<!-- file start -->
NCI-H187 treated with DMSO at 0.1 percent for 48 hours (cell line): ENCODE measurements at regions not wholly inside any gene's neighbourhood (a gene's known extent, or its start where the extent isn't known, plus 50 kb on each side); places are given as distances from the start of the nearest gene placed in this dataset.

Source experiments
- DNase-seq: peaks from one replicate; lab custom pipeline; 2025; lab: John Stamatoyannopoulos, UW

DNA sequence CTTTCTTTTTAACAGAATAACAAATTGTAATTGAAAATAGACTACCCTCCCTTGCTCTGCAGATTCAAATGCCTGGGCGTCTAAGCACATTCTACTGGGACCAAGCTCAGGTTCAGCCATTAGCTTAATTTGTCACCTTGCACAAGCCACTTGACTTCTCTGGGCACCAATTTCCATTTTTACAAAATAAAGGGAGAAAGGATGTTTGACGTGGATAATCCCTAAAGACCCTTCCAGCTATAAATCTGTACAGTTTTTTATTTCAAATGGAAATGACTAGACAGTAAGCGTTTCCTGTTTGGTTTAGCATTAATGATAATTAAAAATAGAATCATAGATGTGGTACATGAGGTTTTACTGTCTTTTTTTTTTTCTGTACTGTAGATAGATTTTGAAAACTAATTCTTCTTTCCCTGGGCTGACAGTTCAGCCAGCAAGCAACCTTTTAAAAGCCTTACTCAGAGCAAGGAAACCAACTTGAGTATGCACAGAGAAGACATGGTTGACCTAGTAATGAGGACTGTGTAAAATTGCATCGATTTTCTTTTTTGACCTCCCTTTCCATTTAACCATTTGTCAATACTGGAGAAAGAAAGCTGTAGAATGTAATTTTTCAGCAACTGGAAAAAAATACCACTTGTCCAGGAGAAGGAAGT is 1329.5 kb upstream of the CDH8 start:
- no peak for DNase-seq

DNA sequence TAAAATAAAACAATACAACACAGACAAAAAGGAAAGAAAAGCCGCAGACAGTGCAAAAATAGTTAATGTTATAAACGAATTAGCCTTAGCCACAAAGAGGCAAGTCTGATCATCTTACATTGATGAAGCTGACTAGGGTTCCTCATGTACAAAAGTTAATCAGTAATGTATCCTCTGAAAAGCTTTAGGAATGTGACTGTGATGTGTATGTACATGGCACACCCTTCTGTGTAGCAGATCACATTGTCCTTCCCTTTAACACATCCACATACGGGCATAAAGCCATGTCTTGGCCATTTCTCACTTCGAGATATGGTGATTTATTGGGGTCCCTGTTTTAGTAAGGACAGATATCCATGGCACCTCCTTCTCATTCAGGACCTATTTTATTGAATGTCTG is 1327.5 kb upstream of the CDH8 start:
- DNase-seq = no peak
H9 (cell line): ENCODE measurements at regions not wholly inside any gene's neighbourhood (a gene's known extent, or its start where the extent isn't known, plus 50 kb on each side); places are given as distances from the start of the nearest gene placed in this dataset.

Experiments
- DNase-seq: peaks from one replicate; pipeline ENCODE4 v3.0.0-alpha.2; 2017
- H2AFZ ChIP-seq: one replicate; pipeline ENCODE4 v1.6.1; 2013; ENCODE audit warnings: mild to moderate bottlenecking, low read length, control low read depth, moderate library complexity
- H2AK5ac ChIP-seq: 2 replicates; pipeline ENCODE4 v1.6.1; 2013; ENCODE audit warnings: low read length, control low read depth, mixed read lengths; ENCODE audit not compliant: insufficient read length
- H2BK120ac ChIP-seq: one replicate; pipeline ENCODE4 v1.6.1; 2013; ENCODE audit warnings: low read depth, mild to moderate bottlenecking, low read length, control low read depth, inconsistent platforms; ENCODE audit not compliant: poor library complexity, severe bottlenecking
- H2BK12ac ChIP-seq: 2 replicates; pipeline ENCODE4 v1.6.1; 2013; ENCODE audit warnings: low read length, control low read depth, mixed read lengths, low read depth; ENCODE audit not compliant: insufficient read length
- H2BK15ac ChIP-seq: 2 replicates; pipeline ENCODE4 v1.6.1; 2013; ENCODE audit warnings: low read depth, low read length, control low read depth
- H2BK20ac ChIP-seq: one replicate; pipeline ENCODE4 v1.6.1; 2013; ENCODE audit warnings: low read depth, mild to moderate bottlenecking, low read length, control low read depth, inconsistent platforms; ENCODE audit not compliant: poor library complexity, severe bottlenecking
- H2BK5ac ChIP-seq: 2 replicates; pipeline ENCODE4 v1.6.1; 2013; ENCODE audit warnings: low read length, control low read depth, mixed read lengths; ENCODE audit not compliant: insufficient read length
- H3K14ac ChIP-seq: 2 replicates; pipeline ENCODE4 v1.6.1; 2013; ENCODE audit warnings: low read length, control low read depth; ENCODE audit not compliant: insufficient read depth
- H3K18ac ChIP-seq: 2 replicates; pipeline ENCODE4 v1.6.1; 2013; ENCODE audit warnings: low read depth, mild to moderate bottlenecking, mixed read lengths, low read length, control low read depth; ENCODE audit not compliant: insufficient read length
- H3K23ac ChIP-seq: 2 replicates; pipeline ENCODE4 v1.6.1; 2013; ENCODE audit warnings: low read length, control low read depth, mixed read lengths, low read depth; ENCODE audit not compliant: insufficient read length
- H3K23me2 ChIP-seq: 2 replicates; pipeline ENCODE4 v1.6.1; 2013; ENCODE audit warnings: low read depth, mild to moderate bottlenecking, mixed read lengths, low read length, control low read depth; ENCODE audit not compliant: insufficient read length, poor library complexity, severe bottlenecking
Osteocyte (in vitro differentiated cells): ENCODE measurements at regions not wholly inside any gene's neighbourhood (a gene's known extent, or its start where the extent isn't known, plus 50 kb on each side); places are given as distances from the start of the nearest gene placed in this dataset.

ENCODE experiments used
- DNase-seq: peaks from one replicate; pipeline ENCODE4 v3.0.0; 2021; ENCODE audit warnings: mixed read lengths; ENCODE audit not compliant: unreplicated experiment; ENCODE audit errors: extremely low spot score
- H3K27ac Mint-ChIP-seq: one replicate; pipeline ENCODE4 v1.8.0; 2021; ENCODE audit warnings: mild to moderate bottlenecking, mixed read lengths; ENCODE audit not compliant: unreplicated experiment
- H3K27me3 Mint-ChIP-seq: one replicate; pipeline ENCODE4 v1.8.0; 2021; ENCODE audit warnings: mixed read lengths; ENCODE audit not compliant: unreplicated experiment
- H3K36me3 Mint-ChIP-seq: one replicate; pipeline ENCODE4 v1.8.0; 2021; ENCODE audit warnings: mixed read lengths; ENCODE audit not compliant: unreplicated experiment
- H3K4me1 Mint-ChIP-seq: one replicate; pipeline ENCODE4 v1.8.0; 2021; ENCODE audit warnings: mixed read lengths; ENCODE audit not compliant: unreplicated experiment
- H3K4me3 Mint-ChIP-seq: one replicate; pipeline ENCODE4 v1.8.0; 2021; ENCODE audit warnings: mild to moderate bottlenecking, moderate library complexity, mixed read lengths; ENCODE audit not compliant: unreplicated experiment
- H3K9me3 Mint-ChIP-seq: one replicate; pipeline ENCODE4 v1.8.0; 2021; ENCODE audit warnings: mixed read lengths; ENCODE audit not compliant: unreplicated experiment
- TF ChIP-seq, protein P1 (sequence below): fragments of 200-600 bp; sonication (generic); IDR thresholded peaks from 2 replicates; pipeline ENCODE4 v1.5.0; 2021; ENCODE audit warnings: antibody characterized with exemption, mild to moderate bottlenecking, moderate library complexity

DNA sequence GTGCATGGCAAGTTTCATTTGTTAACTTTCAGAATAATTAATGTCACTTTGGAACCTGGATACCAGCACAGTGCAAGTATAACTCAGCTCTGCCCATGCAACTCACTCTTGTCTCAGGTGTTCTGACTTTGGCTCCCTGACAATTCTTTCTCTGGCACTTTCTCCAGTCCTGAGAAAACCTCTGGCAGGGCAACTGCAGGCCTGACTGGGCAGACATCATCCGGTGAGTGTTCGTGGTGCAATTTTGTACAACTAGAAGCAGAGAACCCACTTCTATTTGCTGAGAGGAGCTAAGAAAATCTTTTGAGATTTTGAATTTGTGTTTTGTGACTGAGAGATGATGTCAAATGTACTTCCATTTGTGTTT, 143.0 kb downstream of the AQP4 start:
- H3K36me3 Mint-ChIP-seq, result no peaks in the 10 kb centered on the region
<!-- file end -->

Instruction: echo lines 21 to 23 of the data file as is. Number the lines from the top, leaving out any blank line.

- H3K23me2 ChIP-seq: 2 replicates; pipeline ENCODE4 v1.6.1; 2013; ENCODE audit warnings: low read depth, mild to moderate bottlenecking, mixed read lengths, low read length, control low read depth; ENCODE audit not compliant: insufficient read length, poor library complexity, severe bottlenecking
Osteocyte (in vitro differentiated cells): ENCODE measurements at regions not wholly inside any gene's neighbourhood (a gene's known extent, or its start where the extent isn't known, plus 50 kb on each side); places are given as distances from the start of the nearest gene placed in this dataset.

ENCODE experiments used